Day 3 - 36 miles

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I retraced my steps, this time sliding down the embankment from Ill 40 to the trail.
Between Ill 40 and Wyanet.
A wide spot in the canal near Bridge 11 (US 6 & 34) west of Wyanet.
Lock 20 or 21? near Wyanet. The trail is starting to lose altitude here.
BNSF mainline and Amtrak route crossing the canal just SW of Wyanet.
Dispite a continental breakfast at the motel, I detoured into Wyanet for my favorite bike tour breakfast - pancakes - at the Eagle's Nest Cafe. Again no complaints.

There is a trail that climbs a short distance over the canal to W. Canal street, where a sign points you to the right. After 0.2 mile, a left onto S. King Street takes you into Wyanet. Alternatively, you could turn left on W. Canal and then right on S. West Street. Either way, the center of town is 1.3 miles.
Between Wyanet and Tiskilwa. There were quite of few of these in this area. Apparently, the canal once had use for electricity.
Aquaduct #2?
Lock 12
I guess it was easier to cover over the "trail closed" sign near Tiskilwa than to remove it.
They might as well have covered this sign at Bridge 4 as well. I didn't find any closed section.
Between Tiskilwa and Bureau the canal temporarily disappears.
Approaching I180 just west of Bureau Jct.
Iowa Interstate Railroad bridge south of Bureau Junction. This line joins up at Bureau Junction with the IIRR line that follows the trail all the way from the Quad Cities, and which I had crossed about 5 miles earlier. The brochure, available from the state park, giving the distances along the canal still refers to the IIRR as the dearly departed Chicago, Rock Island, and Pacific.
The sign says it all. I was disappointed that the trail stopped about 1/2 mile short of the Illinois River. About all I could see beyond the end of the trail was a small creek in dense woods.
About the time I reached Bureau Junction, it started raining. I took refuge under a picnic pavilion in a park in the center of town. I then went across the street to a bar and grill for lunch. Although it was very dark and, shall we say, not very inviting, it did prove the rule that the only place you can get a good hamburger any more is at a small town bar & grill.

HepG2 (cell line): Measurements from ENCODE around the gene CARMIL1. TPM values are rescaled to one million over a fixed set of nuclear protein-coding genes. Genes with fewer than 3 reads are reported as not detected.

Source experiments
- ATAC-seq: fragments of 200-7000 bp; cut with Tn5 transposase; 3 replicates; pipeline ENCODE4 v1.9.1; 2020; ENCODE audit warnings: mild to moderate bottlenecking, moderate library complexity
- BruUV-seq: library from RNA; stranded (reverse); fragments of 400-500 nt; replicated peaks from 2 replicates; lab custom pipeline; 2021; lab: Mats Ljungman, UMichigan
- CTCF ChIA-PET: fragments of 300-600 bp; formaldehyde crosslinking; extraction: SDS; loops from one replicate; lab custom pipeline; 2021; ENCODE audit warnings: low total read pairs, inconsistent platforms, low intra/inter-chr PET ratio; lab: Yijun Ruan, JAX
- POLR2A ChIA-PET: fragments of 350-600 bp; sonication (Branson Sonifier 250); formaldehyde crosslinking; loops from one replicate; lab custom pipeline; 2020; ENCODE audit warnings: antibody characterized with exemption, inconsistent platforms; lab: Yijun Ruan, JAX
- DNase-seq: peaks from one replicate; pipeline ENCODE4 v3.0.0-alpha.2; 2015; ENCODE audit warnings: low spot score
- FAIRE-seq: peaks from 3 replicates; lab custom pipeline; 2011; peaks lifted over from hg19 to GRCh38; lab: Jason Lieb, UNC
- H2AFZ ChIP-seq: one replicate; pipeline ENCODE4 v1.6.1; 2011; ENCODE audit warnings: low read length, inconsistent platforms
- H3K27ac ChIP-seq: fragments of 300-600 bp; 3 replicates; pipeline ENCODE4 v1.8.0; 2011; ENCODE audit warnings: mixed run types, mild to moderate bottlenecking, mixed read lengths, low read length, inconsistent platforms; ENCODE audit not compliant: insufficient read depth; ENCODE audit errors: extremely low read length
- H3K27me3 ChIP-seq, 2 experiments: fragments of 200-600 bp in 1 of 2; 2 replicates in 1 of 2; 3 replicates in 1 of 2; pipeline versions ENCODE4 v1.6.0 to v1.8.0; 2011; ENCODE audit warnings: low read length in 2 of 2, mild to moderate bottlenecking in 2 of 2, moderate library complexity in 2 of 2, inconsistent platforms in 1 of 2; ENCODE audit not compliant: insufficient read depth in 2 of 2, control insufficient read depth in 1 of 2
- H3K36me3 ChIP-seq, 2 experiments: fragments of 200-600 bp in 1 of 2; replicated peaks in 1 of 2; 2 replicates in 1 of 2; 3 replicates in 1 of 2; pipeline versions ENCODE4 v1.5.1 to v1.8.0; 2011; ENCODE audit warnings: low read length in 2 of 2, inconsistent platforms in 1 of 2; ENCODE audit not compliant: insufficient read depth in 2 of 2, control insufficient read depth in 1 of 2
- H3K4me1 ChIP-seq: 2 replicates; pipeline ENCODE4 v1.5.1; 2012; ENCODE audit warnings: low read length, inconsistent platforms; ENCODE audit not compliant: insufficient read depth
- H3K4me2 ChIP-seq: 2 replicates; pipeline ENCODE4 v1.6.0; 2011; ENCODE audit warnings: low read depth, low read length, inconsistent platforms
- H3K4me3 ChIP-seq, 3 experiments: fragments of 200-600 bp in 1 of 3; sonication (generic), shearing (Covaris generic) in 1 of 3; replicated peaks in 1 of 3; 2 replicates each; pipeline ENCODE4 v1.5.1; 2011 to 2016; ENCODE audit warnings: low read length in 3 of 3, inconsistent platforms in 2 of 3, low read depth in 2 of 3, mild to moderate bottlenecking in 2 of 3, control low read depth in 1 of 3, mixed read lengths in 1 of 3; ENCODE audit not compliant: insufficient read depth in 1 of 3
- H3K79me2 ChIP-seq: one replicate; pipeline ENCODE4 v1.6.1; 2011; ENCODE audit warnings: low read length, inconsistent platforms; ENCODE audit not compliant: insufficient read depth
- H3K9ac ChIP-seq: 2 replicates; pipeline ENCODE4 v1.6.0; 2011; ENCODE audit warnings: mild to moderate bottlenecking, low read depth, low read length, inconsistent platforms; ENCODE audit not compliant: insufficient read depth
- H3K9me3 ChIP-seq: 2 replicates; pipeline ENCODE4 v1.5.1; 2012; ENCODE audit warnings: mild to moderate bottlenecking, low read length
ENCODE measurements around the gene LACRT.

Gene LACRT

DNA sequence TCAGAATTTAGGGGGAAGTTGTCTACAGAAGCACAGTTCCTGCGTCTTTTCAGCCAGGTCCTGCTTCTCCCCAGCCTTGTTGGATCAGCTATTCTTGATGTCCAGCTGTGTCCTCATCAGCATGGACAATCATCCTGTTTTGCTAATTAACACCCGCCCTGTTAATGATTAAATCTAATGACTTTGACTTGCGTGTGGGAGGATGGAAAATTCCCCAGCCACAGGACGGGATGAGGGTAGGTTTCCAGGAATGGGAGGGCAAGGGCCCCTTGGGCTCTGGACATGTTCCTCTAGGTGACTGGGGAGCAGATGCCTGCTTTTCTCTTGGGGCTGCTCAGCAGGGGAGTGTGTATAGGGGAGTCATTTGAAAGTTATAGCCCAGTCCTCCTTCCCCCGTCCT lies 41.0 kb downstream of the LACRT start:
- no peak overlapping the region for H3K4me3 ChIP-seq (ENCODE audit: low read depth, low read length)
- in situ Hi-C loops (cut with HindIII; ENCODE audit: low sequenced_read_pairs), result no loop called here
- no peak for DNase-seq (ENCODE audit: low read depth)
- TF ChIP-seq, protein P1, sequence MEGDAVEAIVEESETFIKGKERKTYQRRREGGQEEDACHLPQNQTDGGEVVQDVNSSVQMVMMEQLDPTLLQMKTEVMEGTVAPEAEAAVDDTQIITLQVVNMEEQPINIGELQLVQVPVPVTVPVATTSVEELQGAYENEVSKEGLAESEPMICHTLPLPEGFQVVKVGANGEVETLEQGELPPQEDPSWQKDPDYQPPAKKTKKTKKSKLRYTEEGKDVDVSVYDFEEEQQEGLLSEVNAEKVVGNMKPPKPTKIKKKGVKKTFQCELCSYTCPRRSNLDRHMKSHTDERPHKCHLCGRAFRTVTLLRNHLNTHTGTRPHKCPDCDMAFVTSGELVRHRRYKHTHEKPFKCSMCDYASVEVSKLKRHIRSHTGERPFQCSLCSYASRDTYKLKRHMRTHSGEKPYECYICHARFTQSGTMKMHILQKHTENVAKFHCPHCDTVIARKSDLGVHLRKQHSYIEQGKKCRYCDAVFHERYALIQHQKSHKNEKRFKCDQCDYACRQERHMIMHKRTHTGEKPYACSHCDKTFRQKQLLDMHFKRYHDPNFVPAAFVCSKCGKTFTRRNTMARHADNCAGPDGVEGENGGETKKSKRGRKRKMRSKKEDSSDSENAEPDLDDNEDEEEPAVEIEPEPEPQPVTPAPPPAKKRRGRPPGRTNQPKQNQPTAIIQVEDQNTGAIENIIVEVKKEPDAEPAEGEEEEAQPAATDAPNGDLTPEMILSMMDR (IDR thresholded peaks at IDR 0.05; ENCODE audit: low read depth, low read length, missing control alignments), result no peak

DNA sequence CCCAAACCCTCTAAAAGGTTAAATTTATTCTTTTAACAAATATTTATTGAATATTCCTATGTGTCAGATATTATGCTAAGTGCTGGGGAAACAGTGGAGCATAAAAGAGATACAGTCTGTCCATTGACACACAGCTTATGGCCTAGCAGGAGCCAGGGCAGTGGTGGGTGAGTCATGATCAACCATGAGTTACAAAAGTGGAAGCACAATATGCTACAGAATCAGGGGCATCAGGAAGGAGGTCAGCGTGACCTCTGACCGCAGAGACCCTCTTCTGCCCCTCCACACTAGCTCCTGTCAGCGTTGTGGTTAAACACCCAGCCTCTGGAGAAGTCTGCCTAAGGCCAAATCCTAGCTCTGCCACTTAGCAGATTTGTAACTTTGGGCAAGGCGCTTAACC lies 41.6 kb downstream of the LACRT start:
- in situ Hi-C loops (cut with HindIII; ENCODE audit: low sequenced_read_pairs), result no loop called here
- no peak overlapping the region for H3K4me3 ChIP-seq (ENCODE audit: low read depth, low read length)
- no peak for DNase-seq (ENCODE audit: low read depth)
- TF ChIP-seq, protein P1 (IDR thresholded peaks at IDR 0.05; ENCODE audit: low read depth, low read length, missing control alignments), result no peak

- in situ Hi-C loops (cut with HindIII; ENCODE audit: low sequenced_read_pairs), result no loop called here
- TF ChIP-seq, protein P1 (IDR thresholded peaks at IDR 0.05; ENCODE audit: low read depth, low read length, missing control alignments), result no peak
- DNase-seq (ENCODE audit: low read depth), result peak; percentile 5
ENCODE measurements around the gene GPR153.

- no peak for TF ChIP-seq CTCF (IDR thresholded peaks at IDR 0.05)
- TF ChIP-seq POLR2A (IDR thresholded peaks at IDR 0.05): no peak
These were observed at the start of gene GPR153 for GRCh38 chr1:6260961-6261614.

Park in the center of Bureau Junction. I don't remember the name of the Bar & Grill; and Google has never heard of it. Never the less, it is on the corner of Railroad and E. Nebraska Streets to the left in this picture. The two lines of the former Rock Island Line join at the still standing station across the street.
I had initially planned to backtrack the 7.5 miles to Bridge 4 and take the country road north to Princeton. But with more rain threatening, I decided to take the the more direct route via Ill 26. There were two fairly long but gradual climbs; and there was a bike lane (shoulder) the whole way to Princeton; so it was a good choice.

Having plenty of time before the evening departure of the west bound Illinois Zephyr, I looked up my favorite bike tour hang out - the public library. Princeton's new library had the added attraction of a Starbuck's style coffee shop in the lobby.

I enjoyed supper at the Coffee Cup across the tracks from the Amtrak staion. It is a classic diner with a hugh and inexpensive menu.
My camara didn't do justice to the very nicely preserved Princeton Amtrak station.
Princeton must be the smallest town in the US with 8 trains calling per day. The person who created this arrival/departure board had a very provincial outlook. #4 actually comes from Los Angeles, # 6 from Emeryville near San Francisco, #5 goes to Emeryville, and #3 to LA. At least there is an excuse for saying #6 only goes to Princeton, since it is "discharge only", i.e., it won't pick up passengers for Chicago, its destination.
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